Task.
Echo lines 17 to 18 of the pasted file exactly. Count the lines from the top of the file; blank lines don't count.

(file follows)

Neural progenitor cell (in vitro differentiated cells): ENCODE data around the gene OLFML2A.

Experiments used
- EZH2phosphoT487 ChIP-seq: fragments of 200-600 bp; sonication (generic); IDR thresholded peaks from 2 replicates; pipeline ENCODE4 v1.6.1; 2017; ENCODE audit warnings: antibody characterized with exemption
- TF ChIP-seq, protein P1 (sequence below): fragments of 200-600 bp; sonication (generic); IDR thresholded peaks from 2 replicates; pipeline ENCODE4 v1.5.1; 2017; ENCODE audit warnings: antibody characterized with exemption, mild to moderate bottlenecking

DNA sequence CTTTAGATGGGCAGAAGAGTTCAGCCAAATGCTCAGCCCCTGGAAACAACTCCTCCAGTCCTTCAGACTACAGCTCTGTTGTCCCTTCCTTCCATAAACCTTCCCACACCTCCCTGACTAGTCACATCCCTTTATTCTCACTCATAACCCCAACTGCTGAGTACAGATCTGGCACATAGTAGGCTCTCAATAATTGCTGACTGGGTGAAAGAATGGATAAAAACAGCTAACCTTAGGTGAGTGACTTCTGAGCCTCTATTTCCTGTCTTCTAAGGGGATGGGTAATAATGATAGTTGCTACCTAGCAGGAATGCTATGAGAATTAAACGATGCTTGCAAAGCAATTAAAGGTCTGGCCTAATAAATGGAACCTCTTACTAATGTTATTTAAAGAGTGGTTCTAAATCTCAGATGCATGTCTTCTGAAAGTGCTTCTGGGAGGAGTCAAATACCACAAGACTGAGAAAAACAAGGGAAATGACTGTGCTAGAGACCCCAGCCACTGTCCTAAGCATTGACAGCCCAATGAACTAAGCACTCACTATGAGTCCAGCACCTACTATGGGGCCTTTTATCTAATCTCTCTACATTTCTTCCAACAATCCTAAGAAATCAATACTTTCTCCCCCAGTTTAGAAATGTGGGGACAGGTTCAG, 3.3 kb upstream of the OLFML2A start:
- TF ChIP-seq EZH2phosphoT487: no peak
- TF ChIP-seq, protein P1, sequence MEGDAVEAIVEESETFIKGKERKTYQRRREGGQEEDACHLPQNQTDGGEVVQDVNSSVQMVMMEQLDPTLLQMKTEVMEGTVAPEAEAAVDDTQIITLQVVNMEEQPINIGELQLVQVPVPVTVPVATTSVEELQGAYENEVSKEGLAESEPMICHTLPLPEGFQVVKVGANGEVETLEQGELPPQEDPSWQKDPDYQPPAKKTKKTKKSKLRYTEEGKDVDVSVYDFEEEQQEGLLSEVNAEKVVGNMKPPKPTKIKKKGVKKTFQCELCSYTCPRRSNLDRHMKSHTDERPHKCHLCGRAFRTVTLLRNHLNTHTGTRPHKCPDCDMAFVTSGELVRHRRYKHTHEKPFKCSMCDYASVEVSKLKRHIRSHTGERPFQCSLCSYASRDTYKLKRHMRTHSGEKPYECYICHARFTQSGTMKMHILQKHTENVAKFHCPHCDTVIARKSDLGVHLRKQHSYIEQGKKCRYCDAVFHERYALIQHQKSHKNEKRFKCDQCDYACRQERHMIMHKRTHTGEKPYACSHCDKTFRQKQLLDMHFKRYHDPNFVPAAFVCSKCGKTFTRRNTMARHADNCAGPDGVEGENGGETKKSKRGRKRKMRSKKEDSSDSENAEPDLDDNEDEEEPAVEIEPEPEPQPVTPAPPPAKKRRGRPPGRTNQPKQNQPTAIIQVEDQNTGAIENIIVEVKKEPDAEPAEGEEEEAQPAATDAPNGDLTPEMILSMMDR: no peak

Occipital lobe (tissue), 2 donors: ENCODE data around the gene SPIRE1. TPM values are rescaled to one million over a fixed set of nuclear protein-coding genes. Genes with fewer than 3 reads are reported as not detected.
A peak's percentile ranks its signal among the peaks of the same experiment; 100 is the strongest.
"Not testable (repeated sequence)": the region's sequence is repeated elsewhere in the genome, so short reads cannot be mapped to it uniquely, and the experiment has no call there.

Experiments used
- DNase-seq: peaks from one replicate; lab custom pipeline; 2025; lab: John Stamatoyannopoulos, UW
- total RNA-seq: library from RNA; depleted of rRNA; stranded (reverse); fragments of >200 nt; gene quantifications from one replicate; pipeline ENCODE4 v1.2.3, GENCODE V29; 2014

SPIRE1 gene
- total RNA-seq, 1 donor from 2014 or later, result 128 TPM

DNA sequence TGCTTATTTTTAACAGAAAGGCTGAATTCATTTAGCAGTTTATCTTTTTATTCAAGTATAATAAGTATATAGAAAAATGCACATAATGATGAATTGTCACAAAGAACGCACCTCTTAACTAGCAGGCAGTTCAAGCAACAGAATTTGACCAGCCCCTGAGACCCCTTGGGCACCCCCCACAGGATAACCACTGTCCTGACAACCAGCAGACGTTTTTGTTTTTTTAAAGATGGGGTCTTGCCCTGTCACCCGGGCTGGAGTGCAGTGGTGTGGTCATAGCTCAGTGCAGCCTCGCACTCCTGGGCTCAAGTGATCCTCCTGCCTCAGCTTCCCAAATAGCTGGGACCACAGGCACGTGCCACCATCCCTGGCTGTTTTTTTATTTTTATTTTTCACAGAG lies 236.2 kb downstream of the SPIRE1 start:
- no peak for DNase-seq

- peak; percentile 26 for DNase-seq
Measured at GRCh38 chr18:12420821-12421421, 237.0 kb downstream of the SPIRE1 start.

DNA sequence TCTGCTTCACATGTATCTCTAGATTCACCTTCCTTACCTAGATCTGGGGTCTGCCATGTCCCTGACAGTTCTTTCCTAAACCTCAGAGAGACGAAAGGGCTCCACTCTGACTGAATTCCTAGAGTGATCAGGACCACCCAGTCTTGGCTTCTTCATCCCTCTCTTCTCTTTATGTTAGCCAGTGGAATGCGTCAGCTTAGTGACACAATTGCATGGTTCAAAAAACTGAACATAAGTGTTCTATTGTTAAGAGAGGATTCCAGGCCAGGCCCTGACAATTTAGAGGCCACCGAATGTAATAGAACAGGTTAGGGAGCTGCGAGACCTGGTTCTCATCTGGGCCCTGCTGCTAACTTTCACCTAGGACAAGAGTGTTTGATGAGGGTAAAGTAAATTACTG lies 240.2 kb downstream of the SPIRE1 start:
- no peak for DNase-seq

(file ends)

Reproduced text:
- no peak for DNase-seq

- peak; percentile 26 for DNase-seq